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Argyle Pinot Noir Nuthouse 2013 750ml

Rated 90 - Light and refined, this is open-textured and appealing for the raspberry, sassafras and floral flavors, dancing lightly into a long and...
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Beaux Freres Pinot Noir Willamette Valley 2013 750ml

Rated 92 - Soft and supple, plush in texture, this open-weave style offers blueberry, red plum and thyme notes, blossoming with gentle insistence....
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Bethel Heights Pinot Noir Casteel Reserve 2013 750ml

Rated 94 - The 2014 Pinot Noir Casteel Reserve is more of a location-orientated cuvée since 2008, coming from two parcels within the Bethel...
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Broadley Pinot Noir Shea Vineyard 2013 750ml

Rated 90 - Brilliant red. A highly perfumed bouquet evokes fresh dark berries, cola, incense and vanilla. A zesty mineral quality adds lift and...
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Domaine Serene Pinot Noir Evenstad Reserve 2013 750ml

Rated 90 - The 2013 Pinot Noir Evanstad Reserve is raised in barrel for 16 months using 57% new oak. It has a more complex bouquet compared to the...
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Elk Cove Pinot Noir Mt. Richmond 2013 750ml

Rated 90 - Fresh and inviting, showing more density than many 2013s, with juicy blackberry and spice flavors set against fine-grained tannins....

2013 Oregon Pinot Noir United States

The beautiful state of Oregon has, over the past few decades, become increasingly well known and respected for its wine industry, with several small but significant wineries within the state receiving world wide attention for the quality of their produce. Whilst the first vineyards within Oregon were planted in the 1840s, the state's wine industry didn't really take off until the 1960s, when several wine producers from California discovered that the cooler regions of the state were ideal for cultivating various fine grape varietals. Today, Oregon has over four hundred and fifty wineries in operation, the vast majority of which are used for the production of wines made from Pinot Gris and Pinot Noir varietal grapes, both of which thrive in the valleys and mountainsides which characterise the landscape of the state.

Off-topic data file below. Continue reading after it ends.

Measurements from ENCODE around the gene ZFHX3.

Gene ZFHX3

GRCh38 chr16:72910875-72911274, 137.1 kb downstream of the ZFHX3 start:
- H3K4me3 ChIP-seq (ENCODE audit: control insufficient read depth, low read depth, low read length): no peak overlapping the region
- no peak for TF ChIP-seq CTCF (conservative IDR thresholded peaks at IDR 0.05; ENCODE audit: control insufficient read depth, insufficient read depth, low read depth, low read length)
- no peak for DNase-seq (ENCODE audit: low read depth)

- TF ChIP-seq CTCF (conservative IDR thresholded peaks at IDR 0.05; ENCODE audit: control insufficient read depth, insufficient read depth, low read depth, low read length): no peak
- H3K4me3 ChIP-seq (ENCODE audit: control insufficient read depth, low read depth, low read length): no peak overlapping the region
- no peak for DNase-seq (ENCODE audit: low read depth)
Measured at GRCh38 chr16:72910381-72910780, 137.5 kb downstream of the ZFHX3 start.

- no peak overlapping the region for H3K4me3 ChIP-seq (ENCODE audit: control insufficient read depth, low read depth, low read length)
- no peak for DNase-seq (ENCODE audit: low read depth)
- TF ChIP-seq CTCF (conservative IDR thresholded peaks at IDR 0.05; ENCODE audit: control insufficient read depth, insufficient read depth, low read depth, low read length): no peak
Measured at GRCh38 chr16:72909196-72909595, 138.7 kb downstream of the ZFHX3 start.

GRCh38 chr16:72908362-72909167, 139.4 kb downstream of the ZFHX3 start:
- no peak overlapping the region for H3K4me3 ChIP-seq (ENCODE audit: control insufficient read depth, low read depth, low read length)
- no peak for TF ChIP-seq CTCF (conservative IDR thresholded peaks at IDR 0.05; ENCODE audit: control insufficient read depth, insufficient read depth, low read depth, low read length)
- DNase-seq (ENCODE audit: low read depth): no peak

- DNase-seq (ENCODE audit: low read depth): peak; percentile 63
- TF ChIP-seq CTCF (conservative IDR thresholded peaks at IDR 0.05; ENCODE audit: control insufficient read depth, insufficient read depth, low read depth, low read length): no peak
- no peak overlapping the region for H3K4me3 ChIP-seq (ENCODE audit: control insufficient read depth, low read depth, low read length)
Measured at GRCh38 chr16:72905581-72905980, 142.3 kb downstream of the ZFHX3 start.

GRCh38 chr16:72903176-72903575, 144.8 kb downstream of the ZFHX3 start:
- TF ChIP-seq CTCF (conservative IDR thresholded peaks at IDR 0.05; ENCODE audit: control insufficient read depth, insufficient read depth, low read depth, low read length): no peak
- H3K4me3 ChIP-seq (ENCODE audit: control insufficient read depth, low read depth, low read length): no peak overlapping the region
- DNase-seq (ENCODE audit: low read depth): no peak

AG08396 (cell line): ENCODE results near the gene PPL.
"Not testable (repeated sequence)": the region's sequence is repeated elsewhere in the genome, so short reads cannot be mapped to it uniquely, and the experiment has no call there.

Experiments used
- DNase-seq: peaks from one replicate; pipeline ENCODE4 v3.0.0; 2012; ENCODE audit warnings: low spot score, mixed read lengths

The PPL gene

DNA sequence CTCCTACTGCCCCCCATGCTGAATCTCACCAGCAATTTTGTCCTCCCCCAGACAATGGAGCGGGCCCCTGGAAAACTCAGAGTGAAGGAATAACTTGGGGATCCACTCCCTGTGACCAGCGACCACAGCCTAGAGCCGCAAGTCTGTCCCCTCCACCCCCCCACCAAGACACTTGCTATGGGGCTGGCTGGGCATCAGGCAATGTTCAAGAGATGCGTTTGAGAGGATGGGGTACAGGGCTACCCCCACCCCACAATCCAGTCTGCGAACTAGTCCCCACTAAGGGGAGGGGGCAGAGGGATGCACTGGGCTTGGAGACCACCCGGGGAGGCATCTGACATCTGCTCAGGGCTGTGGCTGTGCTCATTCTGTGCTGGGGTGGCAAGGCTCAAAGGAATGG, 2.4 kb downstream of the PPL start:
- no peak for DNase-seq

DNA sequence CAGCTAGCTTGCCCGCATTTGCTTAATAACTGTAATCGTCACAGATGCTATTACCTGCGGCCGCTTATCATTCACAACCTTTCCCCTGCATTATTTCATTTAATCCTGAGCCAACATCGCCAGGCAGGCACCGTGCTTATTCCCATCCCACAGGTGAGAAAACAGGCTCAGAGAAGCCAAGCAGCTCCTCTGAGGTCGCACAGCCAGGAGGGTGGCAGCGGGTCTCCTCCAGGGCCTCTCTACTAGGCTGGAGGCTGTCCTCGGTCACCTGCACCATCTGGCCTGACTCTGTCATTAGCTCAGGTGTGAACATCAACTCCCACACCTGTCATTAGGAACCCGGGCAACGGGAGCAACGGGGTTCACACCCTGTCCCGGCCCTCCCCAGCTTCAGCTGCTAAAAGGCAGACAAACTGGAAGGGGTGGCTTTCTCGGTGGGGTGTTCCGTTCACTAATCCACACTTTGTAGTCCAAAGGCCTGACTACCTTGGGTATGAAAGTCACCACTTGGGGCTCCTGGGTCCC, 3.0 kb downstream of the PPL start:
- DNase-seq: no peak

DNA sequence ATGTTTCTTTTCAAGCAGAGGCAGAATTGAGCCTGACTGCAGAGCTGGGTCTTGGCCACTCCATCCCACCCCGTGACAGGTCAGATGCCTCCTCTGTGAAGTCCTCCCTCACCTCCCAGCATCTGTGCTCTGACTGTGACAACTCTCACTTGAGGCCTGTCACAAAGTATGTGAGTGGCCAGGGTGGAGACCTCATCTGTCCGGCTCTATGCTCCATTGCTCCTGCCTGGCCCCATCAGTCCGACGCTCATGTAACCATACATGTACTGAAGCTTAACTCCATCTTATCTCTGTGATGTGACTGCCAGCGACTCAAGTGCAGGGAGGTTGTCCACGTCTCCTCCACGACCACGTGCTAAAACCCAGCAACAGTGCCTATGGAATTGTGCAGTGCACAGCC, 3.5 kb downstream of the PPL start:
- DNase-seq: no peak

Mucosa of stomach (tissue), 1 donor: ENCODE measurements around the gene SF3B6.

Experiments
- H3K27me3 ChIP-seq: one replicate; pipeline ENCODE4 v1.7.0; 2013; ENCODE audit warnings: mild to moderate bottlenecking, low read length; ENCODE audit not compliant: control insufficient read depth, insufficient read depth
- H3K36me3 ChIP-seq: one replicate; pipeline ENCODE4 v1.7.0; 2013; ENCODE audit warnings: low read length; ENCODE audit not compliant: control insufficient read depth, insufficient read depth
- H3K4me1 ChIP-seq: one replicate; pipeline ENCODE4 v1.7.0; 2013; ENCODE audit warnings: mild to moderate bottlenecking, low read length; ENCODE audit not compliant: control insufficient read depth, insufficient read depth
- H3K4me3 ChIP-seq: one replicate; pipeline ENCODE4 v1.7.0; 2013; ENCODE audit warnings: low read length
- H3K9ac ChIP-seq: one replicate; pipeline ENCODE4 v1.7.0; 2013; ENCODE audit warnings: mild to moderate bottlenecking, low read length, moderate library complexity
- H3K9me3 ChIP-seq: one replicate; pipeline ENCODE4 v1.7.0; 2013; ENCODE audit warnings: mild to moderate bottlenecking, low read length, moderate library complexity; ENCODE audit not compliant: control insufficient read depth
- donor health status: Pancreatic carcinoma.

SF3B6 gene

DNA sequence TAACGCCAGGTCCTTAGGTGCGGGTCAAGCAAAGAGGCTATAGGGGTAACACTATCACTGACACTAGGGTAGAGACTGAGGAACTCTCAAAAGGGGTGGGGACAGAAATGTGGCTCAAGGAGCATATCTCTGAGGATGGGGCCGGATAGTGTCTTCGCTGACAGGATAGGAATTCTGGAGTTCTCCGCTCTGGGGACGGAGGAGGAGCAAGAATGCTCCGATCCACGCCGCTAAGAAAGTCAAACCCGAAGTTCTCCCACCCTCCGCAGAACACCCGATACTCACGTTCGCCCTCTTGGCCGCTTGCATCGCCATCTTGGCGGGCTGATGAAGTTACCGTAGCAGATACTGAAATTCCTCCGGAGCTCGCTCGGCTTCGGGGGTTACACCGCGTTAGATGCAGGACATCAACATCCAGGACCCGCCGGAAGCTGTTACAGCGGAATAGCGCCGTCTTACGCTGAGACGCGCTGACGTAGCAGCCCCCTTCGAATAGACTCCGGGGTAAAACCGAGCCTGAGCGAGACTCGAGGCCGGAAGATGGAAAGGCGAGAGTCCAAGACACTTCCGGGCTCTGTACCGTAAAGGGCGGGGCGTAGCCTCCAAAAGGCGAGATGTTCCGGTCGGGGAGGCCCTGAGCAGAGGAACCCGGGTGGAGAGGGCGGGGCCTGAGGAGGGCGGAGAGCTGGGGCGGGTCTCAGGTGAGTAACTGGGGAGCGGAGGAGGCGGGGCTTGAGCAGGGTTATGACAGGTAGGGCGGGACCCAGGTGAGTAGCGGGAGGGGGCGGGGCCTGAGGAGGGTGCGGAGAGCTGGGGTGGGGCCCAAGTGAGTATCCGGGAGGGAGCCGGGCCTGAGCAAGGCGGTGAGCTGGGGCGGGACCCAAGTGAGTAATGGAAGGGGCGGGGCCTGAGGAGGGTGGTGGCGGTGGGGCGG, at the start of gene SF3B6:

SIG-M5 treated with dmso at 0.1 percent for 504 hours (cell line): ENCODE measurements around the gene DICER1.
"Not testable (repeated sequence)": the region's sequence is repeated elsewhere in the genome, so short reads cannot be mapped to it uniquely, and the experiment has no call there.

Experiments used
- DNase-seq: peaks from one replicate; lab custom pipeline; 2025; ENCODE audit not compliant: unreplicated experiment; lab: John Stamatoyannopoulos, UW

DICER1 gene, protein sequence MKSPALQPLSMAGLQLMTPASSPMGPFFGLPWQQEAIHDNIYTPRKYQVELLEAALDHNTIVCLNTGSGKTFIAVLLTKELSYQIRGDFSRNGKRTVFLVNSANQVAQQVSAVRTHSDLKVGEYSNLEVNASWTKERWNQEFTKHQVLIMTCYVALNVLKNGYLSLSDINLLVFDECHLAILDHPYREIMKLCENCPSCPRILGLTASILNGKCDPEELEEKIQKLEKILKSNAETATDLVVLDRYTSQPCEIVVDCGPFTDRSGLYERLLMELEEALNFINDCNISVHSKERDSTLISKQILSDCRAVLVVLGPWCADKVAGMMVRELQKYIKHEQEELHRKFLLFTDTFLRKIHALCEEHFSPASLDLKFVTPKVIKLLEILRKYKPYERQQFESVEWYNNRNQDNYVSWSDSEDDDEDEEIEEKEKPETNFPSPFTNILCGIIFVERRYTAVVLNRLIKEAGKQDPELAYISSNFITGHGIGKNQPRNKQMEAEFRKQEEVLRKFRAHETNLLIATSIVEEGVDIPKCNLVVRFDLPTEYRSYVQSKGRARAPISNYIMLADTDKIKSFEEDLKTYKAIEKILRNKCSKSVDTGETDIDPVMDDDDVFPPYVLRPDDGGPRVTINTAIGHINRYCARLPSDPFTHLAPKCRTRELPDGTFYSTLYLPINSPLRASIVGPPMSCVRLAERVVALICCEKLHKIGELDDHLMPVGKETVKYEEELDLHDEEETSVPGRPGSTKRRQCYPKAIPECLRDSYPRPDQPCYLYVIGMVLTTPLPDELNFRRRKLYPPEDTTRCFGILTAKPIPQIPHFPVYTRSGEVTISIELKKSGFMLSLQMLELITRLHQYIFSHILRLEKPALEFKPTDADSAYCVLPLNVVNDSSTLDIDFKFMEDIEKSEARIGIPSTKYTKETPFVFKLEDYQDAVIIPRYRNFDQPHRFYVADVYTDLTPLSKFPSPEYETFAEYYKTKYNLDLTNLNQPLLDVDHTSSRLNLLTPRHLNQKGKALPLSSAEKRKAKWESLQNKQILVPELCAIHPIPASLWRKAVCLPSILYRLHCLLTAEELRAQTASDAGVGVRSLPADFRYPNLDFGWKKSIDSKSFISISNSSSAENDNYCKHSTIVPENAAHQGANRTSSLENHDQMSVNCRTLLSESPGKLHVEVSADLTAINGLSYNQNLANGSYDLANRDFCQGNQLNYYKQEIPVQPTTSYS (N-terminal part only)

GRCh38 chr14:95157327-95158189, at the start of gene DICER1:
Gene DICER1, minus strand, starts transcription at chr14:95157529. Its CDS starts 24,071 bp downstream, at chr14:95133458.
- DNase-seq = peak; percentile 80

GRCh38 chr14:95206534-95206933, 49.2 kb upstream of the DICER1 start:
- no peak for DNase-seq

Regularly described as being the grape varietal responsible for producing the world's most romantic wines, Pinot Noir has long been associated with elegance and a broad range of flavors The name means 'black pine' in French, and this is due to the fact that the fruit of this particular varietal is especially dark in color, and hangs in a conical shape, like that of a pine cone. Despite being grown today in almost every wine producing country, Pinot Noir is a notoriously difficult grape variety to cultivate. This is because it is especially susceptible to various forms of mold and mildew, and thrives best in steady, cooler climates. However, the quality of the fruit has ensured that wineries and vintners have persevered with the varietal, and new technologies and methods have overcome many of the problems it presents. Alongside this, the wide popularity and enthusiasm for this grape has ensured it will remain a firm favorite amongst wine drinkers for many years to come.
Of all the New World wine countries, perhaps the one which has demonstrated the most flair for producing high quality wines - using a combination of traditional and forward-thinking contemporary methods - has been the United States of America. For the past couple of centuries, the United States has set about transforming much of its suitable land into vast vineyards, capable of supporting a wide variety of world-class grape varietals which thrive on both the Atlantic and the Pacific coastlines. Of course, we immediately think of sun-drenched California in regards to American wines, with its enormous vineyards responsible for the New World's finest examples of Cabernet Sauvignon and Merlot based wines, but many other states have taken to viticulture in a big way, with impressive results. Oregon, Washington State and New York have all developed sophisticated and technologically advanced wine cultures of their own, and the output of U.S wineries is increasing each year as more and more people are converted to their produce.